Basically, these types of equation are just a clever way of combining
several 'current heading'-sensitive routines. Imagine that you wanted to
find the coordinates of the square behind an enemy which is directly in
front of you. The calculation differs depending on which way you are facing.
Here's how the four different equations can be built up into one big
equation which does the same thing:
The division at the end of each line is just a scaling factor. For example, when the cybug is facing north, the first three brackets of the north-facing part of the equation will be (1-2)*(1-3)*(1-4) which equals -6. This is multiplied with the stuff that we want to calculate, so we need to then divide by -6 to end up with the correct values.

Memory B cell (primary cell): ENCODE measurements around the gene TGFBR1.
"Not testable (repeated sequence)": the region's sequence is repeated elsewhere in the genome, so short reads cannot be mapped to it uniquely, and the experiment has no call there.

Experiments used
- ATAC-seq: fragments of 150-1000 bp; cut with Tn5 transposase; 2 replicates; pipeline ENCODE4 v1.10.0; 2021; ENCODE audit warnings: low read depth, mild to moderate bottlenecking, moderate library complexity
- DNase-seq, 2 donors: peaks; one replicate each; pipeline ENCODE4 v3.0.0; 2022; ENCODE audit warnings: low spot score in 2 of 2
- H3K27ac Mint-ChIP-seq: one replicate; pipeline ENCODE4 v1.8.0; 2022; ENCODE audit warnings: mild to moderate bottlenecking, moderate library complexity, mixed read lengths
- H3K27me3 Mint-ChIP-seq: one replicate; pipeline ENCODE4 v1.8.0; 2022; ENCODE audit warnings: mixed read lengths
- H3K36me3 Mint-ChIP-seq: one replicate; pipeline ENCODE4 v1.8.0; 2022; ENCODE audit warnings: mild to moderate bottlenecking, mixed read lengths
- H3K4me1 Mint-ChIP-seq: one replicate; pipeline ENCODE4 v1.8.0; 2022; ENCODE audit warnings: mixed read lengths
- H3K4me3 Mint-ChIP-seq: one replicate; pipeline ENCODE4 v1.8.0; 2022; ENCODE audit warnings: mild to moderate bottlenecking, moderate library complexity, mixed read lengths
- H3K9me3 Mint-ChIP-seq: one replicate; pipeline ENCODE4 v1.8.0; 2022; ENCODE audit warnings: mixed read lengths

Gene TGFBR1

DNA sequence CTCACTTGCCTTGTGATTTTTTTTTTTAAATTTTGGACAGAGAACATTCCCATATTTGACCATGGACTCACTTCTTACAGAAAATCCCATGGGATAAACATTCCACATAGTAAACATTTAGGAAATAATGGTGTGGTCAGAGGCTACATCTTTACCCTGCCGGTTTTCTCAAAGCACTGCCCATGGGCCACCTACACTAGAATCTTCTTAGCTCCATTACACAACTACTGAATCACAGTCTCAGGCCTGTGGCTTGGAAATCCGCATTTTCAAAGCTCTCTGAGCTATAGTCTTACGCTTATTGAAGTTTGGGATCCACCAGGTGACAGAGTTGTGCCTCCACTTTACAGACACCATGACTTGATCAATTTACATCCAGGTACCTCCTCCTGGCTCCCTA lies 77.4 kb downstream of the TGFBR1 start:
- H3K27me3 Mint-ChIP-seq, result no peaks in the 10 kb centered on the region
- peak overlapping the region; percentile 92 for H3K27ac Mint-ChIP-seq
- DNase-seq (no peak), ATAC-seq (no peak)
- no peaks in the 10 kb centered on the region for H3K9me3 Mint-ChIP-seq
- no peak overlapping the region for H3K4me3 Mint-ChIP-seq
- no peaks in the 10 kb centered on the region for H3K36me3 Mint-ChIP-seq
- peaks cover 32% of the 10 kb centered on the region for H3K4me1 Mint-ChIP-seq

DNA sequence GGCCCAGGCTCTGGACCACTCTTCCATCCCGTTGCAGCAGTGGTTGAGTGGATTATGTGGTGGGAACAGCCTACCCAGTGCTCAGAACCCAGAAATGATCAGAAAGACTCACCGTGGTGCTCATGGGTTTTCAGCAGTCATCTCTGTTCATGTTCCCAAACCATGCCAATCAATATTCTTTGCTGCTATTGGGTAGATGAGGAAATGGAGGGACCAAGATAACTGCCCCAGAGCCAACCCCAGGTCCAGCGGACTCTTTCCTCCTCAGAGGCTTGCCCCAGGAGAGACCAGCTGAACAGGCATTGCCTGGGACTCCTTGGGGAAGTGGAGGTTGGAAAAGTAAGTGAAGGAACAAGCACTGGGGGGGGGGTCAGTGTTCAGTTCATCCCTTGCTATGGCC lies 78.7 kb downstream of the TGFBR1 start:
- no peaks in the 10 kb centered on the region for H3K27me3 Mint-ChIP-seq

So how do you figure out what Torque is calculating in these huge equations? Well, I've tried to simplify things a bit by color-coding the equations. The important bits are colored violet, and then other stuff is white (as in the example here). Also, they are always in the same order, so the first violet part is what is calculated if Torque is facing north. The second part is calculated when Torque is facing east. The third part is for south and the last violet-colored part is for west.
It all seems a little complicated, but if you use the equation and just change the violet parts to suit your cybug, then it should all work well.